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View Diary: The libertarian Democrat, revisited (229 comments)

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  •  The indiividual mandate (0+ / 0-)

    The individual mandate makes it possible to eliminate the concept of preexisting conditions being covered. If people don't have to have insurance, and insurance companies have to cover new customers' health issues without exception, then there is no reason for people to pay for insurance until they get sick or need service.  

    That means that the only people paying into insurance plans will be people who the insurance companies are immediately paying out for.  Moreover, the point of getting insurance is that the costs you need coverage for are higher than what you have to pay for the policy--so the insurance companies' outflow would necessarily be greater than their income, and they'd go belly up in a hurry.  That leaves everyone with no coverage and no government plan to cover them, much where we were in the 1920s.

    If there is a mandate, then healthy people  will also be paying into the system, and maybe there will be enough to maintain the insurance companies'
    reserves.  That's the only way a private insurance system can work if preexisting conditions cannot be considered by them.

    This is entirely unrelated to the notion of a public option.

    •  The way I see a mandate (0+ / 0-)

      is that it is necessary, but cannot stand alone.  The mandate enables cost reduction, but does nothing beyond that to force or even encourage cost reduction.  To me, the absolute minimal reform must include, along with the mandates, a repeal of the McCarran-Ferguson antitrust exemption.  (I'd like to see more, of course, but that is my line in the sand.)  The Senate bill fails in that regard.

    •  Mandates Not Needed (0+ / 0-)

      First of all, the for-profit healthcare insurance industry is morally wrong and should be eliminated. In that system, dollars that should go to health care go to profits. It is literally evil. It means that people are being paid money that should be going to save the lives of others.

      Second, it isn't necessary. The government could just pay for all essential healthcare and fund it out of income tax revenues. This would be both progressive and much more efficient than mandates.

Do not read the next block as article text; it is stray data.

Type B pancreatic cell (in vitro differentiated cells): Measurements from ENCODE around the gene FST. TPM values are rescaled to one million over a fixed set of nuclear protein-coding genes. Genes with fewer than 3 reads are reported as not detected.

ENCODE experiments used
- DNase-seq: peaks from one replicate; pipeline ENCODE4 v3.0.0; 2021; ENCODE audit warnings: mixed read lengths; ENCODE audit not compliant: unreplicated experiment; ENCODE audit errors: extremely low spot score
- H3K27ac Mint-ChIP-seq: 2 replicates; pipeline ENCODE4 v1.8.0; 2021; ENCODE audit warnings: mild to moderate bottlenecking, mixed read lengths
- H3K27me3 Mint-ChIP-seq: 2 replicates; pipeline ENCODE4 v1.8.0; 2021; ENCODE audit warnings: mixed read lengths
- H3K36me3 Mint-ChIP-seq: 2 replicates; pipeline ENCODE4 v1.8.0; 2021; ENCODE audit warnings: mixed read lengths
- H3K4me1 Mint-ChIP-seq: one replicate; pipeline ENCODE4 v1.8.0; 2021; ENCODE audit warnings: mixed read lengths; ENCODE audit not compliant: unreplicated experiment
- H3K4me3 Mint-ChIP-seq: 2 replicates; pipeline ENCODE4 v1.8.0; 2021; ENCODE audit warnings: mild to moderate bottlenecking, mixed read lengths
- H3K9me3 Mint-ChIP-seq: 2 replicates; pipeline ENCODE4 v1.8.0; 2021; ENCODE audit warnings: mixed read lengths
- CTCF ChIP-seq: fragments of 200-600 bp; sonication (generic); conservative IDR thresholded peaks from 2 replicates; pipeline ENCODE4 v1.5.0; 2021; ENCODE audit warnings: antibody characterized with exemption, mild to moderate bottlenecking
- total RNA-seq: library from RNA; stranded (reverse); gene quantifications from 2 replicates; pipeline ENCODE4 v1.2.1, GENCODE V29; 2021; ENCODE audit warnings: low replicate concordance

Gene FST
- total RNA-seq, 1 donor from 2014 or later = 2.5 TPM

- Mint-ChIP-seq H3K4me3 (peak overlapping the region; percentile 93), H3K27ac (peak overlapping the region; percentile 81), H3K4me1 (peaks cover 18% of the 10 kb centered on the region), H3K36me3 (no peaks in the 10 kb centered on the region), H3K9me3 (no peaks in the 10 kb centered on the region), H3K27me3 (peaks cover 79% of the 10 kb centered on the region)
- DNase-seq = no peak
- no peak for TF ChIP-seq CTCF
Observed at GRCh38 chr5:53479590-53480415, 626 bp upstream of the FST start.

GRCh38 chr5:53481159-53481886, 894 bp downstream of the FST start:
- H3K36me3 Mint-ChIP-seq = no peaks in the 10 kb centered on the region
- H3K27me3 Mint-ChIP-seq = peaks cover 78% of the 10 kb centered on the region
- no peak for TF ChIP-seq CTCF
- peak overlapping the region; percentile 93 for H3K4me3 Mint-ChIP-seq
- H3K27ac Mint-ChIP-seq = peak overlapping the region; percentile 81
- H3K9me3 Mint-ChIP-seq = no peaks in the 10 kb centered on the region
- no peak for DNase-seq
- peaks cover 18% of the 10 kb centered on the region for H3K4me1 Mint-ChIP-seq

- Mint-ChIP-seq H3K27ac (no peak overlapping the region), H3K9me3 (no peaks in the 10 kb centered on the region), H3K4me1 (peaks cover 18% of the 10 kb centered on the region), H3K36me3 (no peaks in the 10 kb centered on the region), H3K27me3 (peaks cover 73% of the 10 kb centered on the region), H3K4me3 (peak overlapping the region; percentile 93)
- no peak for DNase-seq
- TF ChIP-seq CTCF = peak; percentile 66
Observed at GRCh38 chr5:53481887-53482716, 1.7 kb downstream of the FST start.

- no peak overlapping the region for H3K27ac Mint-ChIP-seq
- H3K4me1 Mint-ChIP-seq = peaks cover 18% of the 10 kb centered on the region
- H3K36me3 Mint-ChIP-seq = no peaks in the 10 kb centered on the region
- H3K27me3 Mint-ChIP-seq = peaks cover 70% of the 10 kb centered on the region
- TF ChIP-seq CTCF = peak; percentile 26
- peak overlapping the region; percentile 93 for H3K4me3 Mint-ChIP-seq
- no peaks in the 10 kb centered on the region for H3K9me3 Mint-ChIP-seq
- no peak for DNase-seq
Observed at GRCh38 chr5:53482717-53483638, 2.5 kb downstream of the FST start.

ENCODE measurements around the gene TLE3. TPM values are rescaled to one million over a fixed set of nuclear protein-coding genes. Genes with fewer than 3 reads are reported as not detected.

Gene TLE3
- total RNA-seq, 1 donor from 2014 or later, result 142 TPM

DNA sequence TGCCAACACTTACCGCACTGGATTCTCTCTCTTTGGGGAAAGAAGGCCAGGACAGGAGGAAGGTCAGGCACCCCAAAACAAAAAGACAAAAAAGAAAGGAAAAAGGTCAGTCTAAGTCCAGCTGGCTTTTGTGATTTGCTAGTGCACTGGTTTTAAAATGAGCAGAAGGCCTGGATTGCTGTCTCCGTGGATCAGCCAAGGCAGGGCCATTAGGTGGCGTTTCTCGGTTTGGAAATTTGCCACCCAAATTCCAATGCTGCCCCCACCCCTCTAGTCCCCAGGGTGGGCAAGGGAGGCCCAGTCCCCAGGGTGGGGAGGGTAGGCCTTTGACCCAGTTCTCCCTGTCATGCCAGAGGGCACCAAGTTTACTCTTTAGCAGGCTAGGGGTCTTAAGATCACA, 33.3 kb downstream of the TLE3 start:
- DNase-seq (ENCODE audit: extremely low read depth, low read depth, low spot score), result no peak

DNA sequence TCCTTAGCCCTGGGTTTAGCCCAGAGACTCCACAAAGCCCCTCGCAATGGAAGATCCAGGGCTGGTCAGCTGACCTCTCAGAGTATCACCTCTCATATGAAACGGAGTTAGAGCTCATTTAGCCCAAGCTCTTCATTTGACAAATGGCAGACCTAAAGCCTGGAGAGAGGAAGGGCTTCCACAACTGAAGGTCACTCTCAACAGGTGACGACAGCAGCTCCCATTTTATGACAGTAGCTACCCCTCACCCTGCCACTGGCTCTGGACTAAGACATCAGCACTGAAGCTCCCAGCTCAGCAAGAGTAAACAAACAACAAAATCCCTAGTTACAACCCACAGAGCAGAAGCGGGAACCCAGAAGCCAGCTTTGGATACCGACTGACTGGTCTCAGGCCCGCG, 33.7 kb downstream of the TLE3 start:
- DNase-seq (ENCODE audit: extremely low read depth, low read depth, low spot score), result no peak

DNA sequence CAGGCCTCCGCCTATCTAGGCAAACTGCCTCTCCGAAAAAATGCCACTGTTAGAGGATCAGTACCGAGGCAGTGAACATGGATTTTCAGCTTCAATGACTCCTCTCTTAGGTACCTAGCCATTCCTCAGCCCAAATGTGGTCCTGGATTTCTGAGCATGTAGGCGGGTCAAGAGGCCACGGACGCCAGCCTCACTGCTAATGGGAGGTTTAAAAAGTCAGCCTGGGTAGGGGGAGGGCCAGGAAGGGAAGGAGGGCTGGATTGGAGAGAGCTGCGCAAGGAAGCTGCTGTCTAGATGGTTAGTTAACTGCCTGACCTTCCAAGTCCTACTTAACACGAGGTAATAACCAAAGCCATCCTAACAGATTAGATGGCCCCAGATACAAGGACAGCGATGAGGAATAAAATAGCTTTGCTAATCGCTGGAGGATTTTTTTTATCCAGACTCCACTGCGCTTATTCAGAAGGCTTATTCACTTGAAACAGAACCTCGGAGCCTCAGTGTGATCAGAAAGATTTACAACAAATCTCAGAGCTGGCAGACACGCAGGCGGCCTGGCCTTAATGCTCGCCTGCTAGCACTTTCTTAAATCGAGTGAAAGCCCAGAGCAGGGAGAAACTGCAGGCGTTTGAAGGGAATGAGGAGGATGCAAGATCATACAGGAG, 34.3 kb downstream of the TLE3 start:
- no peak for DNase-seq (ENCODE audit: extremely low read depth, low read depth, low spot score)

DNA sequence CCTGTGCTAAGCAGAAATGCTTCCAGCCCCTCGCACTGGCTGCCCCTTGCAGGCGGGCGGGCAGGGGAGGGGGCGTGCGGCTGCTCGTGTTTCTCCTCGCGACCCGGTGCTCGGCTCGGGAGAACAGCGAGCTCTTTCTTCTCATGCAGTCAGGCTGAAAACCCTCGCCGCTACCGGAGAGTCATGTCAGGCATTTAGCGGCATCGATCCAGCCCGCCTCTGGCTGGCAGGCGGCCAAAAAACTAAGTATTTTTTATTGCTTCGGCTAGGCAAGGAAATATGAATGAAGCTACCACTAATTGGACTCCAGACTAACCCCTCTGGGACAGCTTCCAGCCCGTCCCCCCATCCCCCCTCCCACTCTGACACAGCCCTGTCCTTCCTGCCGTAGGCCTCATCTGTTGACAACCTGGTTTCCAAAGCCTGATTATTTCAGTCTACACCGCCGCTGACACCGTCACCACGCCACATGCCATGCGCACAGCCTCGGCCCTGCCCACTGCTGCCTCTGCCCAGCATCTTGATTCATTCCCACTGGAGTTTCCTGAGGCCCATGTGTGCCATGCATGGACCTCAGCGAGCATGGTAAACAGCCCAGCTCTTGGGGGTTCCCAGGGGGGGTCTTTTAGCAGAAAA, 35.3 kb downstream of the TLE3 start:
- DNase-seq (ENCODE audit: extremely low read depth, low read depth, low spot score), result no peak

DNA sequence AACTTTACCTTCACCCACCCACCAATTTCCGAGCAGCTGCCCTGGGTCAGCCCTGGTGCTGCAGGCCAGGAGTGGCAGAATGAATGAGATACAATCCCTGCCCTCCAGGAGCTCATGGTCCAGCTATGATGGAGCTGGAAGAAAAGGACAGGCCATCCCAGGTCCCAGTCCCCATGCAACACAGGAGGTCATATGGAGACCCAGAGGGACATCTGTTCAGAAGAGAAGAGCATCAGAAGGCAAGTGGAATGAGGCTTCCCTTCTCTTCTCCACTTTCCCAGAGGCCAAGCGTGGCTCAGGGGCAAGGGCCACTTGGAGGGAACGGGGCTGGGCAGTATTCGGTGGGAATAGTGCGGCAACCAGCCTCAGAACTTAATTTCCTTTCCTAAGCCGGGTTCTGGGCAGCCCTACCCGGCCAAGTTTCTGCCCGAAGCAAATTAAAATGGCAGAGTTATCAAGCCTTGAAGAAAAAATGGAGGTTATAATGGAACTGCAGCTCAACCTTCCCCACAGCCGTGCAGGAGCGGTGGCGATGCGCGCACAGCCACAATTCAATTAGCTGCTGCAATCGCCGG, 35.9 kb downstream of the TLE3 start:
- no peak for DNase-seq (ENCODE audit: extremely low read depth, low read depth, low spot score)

Third, mandates are not constitutional. There is no power in the Constitution for Congress to make someone pay a private entity for anything. It would be far simpler and completely constitutional for the government to pay for essential healthcare out of tax revenues.

      Fourth, mandates are a bad precedent. If the Democrats can make you buy healthcare insurance, then the Republicans make you buy a gun to protect yourself. The principle is exactly the same.

      Fifth, the mandates won't cut total healthcare costs--they'll increase them. Without a public option to rein in costs, each additional person will come in to the system at the current per capita cost. While this might create some savings in emergency room costs, the net effect will be to increase overall costs. We are already at 17.6% of GDP, and that is putting a strain on the economy. Each additional dollar going to healthcare comes at the expense of some other sector. That means less spending on food, clothing, housing, transportation, and all the other necessities of life. Mandates literally take healthcare in the wrong direction if what you want is what we were promised: affordable, universal healthcare.

      •  Right (0+ / 0-)

        I agree that for-profit healthcare (which includes the hospitals, drug companies, and, while we're at it, doctors as well as insurance companies) is a bad thing, and that the proposed plan is not good on cost containment.

        That said, the proposed plan does not do away with any of these things.  It builds on the seriously flawed system we have because our political leaders don't particularly want to go through the complete upheavel it would take to build a new system.  Instead, it tries to make sure that people are not denied coverage based on pre-existing conditions.  Part of doing that necessarily includes a mandate.

        Anyhow, I was just saying that the mandate is a means to a laudable end, given the incremental plan that's been propposed.

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